Faberge's Eggs: The Extraordinary Story of the Masterpieces That Outlived an Empire
In Stradivari’s Genius, Toby Faber charted the fascinating course of some of the world’s most prized musical instruments. Now, in this enthralling new book, he tells the story of objects that are, to many, the pinnacle of the jeweler’s art: the Fabergé imperial eggs.The Easter presents that... show more
In Stradivari’s Genius, Toby Faber charted the fascinating course of some of the world’s most prized musical instruments. Now, in this enthralling new book, he tells the story of objects that are, to many, the pinnacle of the jeweler’s art: the Fabergé imperial eggs.The Easter presents that Russia’s last two czars gave to their czarinas have become synonymous with privilege, beauty, and an almost provocative uselessness. They are perhaps the most redolent symbols of the old empire’s phenomenal craftsmanship, of the decadence of its court, and of the upheavals that brought about its inevitable downfall. Fabergé’s Eggs is the first book to recount the remarkable story of these masterpieces, taking us from the circumstances that inspired each egg’s design, through their disappearance in the trauma of revolution, to their eventual reemergence in the global marketplace.In 1885, Carl Fabergé created a seemingly plain white egg for Czar Alexander III to give to his beloved wife, Marie Fedorovna. It was the surprises hidden inside that made it special: a diamond miniature of the Imperial crown and a ruby pendant. This gift began a tradition that would last for more than three decades: lavishly extravagant eggs commemorating public events that, in retrospect, seem little more than staging posts on the march to revolution. Above all, the eggs illustrate the attitudes that would ultimately lead to the downfall of the Romanovs: their apparent indifference to the poverty that choked their country, their preference for style over substance, and, during the reign of Nicholas II, their all-consuming concern with the health of the czarevitch Alexis, the sickly heir to the throne–a preoccupation that would propel them toward Rasputin and the doom of the dynasty. More than a superb new account of a classic tragedy, Fabergé’s Eggs illuminates some fascinating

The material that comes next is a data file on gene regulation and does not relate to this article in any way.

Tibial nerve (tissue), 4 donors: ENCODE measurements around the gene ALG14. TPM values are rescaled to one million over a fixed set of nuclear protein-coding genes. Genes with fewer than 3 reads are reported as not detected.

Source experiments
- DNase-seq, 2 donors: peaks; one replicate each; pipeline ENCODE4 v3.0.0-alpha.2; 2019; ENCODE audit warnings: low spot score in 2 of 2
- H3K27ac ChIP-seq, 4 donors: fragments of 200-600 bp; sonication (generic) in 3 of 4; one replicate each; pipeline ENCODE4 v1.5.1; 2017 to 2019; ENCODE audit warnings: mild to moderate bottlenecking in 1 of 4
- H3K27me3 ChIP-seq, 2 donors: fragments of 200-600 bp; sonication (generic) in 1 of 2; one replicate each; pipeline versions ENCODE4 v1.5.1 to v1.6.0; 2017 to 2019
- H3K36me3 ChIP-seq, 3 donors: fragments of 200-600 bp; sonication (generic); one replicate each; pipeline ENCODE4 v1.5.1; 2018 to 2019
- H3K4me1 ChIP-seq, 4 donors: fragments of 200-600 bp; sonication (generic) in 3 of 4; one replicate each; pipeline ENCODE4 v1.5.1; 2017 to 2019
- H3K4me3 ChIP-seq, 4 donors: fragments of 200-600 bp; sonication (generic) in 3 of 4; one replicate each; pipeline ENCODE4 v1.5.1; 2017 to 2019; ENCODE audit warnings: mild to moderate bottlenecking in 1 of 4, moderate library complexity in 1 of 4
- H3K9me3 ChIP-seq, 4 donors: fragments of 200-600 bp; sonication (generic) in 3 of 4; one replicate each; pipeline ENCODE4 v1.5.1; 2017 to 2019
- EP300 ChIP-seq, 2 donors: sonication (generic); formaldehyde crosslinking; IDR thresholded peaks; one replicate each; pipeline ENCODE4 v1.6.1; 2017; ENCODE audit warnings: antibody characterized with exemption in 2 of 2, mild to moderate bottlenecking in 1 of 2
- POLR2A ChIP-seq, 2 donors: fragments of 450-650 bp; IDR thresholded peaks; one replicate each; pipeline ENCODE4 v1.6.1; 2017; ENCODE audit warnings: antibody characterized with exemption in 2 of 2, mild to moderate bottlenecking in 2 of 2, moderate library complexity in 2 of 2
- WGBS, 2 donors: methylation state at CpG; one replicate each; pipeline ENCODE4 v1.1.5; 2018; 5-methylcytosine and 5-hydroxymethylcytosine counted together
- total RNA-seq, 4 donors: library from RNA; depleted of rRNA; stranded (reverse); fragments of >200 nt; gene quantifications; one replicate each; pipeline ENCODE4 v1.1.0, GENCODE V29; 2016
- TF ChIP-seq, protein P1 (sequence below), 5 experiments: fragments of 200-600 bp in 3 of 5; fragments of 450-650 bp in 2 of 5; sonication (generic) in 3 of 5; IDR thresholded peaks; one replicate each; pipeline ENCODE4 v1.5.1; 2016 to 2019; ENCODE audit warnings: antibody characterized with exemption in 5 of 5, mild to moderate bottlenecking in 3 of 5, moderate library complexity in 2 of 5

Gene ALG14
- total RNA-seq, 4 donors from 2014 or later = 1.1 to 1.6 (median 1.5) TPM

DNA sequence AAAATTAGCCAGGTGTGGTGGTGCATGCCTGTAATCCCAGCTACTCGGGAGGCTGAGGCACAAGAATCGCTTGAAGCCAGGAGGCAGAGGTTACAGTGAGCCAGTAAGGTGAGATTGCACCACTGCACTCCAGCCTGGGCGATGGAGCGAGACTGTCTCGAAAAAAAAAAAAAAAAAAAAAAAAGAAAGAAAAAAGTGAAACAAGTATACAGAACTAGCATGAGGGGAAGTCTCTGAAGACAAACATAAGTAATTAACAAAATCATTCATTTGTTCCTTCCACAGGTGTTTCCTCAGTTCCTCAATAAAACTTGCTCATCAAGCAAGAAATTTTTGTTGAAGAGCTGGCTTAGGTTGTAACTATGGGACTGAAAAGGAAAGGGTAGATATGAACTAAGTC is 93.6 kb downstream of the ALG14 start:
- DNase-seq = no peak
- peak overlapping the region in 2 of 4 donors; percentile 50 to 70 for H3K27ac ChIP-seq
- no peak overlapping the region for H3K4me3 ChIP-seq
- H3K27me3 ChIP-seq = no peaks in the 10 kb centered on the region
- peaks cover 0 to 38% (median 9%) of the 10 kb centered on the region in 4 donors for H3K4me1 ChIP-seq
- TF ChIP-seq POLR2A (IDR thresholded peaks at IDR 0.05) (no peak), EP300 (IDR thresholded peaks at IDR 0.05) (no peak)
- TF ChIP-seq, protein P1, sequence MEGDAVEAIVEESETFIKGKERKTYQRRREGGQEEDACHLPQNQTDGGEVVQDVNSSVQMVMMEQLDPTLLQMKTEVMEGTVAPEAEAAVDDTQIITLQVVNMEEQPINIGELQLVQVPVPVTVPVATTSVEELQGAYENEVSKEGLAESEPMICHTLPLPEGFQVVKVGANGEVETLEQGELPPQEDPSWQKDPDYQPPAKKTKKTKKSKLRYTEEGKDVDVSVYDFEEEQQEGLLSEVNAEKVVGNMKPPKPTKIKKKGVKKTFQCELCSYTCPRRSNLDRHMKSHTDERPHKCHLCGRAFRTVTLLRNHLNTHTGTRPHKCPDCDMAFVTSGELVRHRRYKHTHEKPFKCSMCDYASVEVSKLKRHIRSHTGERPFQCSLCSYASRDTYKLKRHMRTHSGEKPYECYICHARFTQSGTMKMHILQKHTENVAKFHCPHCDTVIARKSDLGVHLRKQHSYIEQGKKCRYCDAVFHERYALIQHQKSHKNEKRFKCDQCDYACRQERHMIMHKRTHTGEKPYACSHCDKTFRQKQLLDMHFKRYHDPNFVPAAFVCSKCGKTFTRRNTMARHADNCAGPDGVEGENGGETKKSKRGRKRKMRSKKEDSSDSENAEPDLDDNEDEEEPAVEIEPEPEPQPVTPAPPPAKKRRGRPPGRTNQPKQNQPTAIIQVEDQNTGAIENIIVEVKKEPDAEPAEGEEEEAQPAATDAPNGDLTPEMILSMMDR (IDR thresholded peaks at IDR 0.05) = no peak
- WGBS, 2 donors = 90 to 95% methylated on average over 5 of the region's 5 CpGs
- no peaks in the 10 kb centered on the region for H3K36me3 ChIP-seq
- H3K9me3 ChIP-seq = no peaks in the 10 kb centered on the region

Publish date: October 7th 2008
Publisher: Random House, Inc.
Pages no: 320
Edition language: English
Faber seems to lost interest after the fall of the Czars, but who can blame him. It's also rather strange that he seems more concerned about Faberge's sons reaction to their father's activities outside of marriage, and not so much interested in their mother's.Still, it is a rather good book and does...
Bought at the DIAs Faberge exhibit.
I've been fascinated in the Imperial Faberge eggs since I first played Shadow Hearts: Covenant. One of the party members is Anastasia Romanov (yes, really) and her weapons are Faberge eggs (yes, really!). I was surprised at how many of them were (however loosely) based on real Imperial eggs. I reall...
A look at the collection of Imperial Easter Eggs that were made by Carl Faberge, who they were for, and even more interesting, what happened to them after the Russian Revolution. Terrific read that isn't too heavy, and rather exciting. While some of it is redundant, and will be not that interesting ...